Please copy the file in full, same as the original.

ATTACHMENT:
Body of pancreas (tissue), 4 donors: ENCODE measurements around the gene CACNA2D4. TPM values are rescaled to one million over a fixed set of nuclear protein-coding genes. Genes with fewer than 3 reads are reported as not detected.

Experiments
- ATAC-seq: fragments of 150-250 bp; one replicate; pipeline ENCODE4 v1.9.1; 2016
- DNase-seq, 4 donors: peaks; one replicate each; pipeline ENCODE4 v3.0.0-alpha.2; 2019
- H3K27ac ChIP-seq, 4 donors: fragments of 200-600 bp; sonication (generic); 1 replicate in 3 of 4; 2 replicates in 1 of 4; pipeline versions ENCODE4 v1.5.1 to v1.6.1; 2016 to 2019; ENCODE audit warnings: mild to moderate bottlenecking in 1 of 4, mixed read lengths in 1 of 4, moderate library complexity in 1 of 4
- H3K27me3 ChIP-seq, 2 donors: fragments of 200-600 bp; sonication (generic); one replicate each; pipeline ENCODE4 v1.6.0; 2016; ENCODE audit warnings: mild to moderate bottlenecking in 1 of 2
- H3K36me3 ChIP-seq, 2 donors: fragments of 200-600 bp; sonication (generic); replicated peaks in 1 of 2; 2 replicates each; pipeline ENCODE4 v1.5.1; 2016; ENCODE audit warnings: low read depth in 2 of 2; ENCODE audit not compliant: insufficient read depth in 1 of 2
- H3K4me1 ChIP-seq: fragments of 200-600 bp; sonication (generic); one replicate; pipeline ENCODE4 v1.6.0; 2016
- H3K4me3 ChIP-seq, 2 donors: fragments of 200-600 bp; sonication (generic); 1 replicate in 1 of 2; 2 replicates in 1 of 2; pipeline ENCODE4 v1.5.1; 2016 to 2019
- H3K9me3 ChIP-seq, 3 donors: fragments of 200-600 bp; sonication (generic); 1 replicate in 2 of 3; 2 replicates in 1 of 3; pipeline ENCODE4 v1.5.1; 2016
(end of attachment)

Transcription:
Body of pancreas (tissue), 4 donors: ENCODE measurements around the gene CACNA2D4. TPM values are rescaled to one million over a fixed set of nuclear protein-coding genes. Genes with fewer than 3 reads are reported as not detected.

Experiments
- ATAC-seq: fragments of 150-250 bp; one replicate; pipeline ENCODE4 v1.9.1; 2016
- DNase-seq, 4 donors: peaks; one replicate each; pipeline ENCODE4 v3.0.0-alpha.2; 2019
- H3K27ac ChIP-seq, 4 donors: fragments of 200-600 bp; sonication (generic); 1 replicate in 3 of 4; 2 replicates in 1 of 4; pipeline versions ENCODE4 v1.5.1 to v1.6.1; 2016 to 2019; ENCODE audit warnings: mild to moderate bottlenecking in 1 of 4, mixed read lengths in 1 of 4, moderate library complexity in 1 of 4
- H3K27me3 ChIP-seq, 2 donors: fragments of 200-600 bp; sonication (generic); one replicate each; pipeline ENCODE4 v1.6.0; 2016; ENCODE audit warnings: mild to moderate bottlenecking in 1 of 2
- H3K36me3 ChIP-seq, 2 donors: fragments of 200-600 bp; sonication (generic); replicated peaks in 1 of 2; 2 replicates each; pipeline ENCODE4 v1.5.1; 2016; ENCODE audit warnings: low read depth in 2 of 2; ENCODE audit not compliant: insufficient read depth in 1 of 2
- H3K4me1 ChIP-seq: fragments of 200-600 bp; sonication (generic); one replicate; pipeline ENCODE4 v1.6.0; 2016
- H3K4me3 ChIP-seq, 2 donors: fragments of 200-600 bp; sonication (generic); 1 replicate in 1 of 2; 2 replicates in 1 of 2; pipeline ENCODE4 v1.5.1; 2016 to 2019
- H3K9me3 ChIP-seq, 3 donors: fragments of 200-600 bp; sonication (generic); 1 replicate in 2 of 3; 2 replicates in 1 of 3; pipeline ENCODE4 v1.5.1; 2016